The Telegraph
Since 1st March, 1999
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Congress counts gains of loss
- Vajpayee emerges NDA best bet; Opposition takes consolation in having ‘unnerved’ PM

New Delhi, Aug. 20: The drama and the din are over and all the combatants have trooped out. But a day after the 27th no-confidence motion in the country’s parliamentary history fell through, one question lingers: what prompted Congress chief Sonia Gandhi to move it'

It is not because the motion was defeated by a huge margin. No-trust motions have been defeated by bigger margins. None of the previous 26 motions resulted in the fall of the government on the floor of the Lok Sabha, though, in 1979, the Morarji Desai-led Janata Party government had bowed out of office rather than face Opposition leader Y.B. Chavan’s notice of no-trust.

Congress leaders today insisted that the logic behind Sonia’s move was no different from the earlier ones. It did not intend to topple the government. Left to it, the Congress might even have not sought a House division, knowing well that the Opposition did not have the numbers, they said.

Party leaders are inclined to believe that the debate succeeded in “unnerving” Prime Minister Atal Bihari Vajpayee, as Rashtriya Janata Dal leader Raghuvansh Prasad Singh produced a letter purportedly written by a Sangh parivar leader during the Emergency days of 1975-77. The letter was allegedly written by the head of a socio-cultural organisation close to the BJP, requesting Indira Gandhi to release him from jail.

“We have proved a point to those who never get tired of making personal attacks on Sonia: that Vajpayee is also vulnerable to personal attacks,” said a senior leader.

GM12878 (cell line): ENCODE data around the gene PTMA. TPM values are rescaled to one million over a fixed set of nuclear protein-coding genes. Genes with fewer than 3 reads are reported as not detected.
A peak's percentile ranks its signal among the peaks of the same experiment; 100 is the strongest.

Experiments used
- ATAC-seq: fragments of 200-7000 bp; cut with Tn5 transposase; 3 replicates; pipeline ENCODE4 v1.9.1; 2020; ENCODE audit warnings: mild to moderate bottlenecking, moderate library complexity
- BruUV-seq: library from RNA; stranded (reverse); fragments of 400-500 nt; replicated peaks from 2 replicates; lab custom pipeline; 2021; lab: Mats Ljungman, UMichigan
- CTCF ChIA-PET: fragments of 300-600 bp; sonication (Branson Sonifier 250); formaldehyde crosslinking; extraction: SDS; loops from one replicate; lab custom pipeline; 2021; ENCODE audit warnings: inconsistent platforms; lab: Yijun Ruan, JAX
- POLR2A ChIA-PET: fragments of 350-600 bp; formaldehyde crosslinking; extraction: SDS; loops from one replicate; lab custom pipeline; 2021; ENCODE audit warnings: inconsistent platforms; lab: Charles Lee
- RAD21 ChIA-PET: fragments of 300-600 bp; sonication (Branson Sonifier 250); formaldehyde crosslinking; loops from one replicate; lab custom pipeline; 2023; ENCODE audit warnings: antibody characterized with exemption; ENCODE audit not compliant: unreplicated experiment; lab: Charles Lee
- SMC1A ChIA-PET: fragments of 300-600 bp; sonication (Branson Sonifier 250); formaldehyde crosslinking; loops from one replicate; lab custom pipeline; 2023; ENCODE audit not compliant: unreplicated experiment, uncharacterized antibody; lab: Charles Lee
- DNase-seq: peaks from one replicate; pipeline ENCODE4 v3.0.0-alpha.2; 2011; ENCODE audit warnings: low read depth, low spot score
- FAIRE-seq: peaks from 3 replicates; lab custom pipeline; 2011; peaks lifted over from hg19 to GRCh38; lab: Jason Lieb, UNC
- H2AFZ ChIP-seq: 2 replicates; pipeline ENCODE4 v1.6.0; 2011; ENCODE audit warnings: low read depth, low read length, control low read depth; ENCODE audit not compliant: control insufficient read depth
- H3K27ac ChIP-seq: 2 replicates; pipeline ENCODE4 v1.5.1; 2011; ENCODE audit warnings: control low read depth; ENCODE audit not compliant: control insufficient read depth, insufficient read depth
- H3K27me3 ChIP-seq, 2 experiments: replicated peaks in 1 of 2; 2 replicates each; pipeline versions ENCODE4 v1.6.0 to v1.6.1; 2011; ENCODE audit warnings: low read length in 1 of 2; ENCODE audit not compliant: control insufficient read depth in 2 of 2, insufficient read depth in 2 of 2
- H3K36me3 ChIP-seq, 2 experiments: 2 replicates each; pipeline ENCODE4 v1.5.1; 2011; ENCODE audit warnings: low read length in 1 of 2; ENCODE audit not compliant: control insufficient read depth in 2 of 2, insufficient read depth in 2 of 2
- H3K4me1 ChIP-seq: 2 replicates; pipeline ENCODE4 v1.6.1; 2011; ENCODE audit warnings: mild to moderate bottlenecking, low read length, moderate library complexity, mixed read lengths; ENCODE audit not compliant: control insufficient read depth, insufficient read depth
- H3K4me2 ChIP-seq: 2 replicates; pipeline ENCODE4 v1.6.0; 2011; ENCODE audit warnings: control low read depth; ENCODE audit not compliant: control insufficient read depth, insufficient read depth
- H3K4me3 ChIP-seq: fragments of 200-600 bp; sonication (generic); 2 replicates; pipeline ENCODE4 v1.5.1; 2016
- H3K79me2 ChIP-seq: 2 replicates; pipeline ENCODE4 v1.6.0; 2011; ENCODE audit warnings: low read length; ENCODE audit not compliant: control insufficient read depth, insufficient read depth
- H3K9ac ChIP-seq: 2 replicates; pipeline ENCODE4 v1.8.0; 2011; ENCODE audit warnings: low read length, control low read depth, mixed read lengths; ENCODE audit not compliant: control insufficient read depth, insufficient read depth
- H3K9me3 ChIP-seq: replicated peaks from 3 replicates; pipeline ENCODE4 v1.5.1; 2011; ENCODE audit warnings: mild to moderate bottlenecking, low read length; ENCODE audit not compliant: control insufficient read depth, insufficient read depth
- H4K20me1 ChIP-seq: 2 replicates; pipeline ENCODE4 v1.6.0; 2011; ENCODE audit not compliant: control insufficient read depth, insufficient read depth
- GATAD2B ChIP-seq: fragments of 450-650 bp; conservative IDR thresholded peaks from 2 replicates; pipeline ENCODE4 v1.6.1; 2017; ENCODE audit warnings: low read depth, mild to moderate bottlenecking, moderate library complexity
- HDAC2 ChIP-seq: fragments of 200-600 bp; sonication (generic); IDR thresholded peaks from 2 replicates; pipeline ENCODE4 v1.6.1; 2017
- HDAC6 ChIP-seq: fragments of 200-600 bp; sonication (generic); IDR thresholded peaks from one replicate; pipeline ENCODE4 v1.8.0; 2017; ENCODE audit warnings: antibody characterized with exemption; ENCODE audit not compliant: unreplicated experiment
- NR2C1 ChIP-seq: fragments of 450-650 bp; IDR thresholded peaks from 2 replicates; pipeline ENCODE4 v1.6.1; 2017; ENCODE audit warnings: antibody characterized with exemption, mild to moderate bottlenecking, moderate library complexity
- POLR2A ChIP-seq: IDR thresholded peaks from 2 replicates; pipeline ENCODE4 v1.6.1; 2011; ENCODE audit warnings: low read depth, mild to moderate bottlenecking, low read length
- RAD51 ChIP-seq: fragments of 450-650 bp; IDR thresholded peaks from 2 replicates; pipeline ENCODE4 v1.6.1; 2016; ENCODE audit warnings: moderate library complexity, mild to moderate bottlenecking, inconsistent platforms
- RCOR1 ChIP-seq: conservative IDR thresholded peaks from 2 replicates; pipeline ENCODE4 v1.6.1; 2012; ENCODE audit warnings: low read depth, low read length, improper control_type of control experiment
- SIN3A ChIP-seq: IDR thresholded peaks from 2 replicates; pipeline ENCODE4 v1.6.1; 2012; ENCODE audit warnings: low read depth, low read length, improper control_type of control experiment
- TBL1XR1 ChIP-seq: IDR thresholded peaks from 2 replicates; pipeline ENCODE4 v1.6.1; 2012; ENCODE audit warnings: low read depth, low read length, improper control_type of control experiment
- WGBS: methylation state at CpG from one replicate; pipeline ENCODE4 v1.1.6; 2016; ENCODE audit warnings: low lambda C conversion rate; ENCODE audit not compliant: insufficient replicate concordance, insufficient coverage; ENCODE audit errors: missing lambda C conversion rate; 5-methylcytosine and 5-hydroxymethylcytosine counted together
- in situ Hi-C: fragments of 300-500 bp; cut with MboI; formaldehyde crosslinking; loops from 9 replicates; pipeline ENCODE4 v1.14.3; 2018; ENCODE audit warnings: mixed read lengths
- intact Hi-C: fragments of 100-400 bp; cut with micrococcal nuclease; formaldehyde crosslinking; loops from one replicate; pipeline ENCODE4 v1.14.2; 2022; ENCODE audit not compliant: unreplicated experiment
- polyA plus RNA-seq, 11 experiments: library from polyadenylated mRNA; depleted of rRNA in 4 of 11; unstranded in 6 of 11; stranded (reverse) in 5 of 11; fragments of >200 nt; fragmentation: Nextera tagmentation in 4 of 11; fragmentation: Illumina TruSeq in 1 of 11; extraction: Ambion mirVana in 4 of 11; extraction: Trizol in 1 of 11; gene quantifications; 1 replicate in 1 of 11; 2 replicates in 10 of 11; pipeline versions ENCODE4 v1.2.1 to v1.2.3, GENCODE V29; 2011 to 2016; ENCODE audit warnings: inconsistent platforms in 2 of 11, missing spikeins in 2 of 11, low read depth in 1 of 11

Apparently, the letter reached the RJD leader from the Congress quarters in the context of a challenge thrown to Sonia by Chandra Shekhar on Monday. The former Prime Minister had challenged Sonia to produce evidence to back her assertion that she was in possession of letters written by BJP leaders to Indira Gandhi for their release from jail.

The Congress listed four other “gains”. First, the debate, it claimed, has helped project Sonia as the “unquestioned” leader of the Opposition. “The credibility of the leader of the Opposition has gone up,” said a party leader.

Second, they said the Congress has successfully “expanded the agenda of attack on the government beyond (defence minister) George Fernandes”, whom they had boycotted since his reinduction into the cabinet after the Tehelka scandal erupted. “There has hardly been any convincing reply from the government on the various charges Sonia levelled while moving the motion,” a leader asserted.

Third, party leaders said the National Democratic Alliance government stood completely “exposed” after the debate. Vajpayee’s evasive reply was proof of the Opposition’s success, they claimed.

Last, they said the Congress found a way out of the standoff in Parliament. “It was our way of breaking the deadlock and we succeeded with dignity,” said a party leader.

The Congress, however, underplayed the lack of Opposition unity. The Left parties and the RJD had walked out when Fernandes stood up to speak. But the Congress and others on the Opposition benches remained. “How can we walk out on our motion'” said a party leader.

The Congress’ reasoning is that there cannot be a “regimentalised” unity among the Opposition parties.

It was not possible even within a party, Congress leaders claimed.

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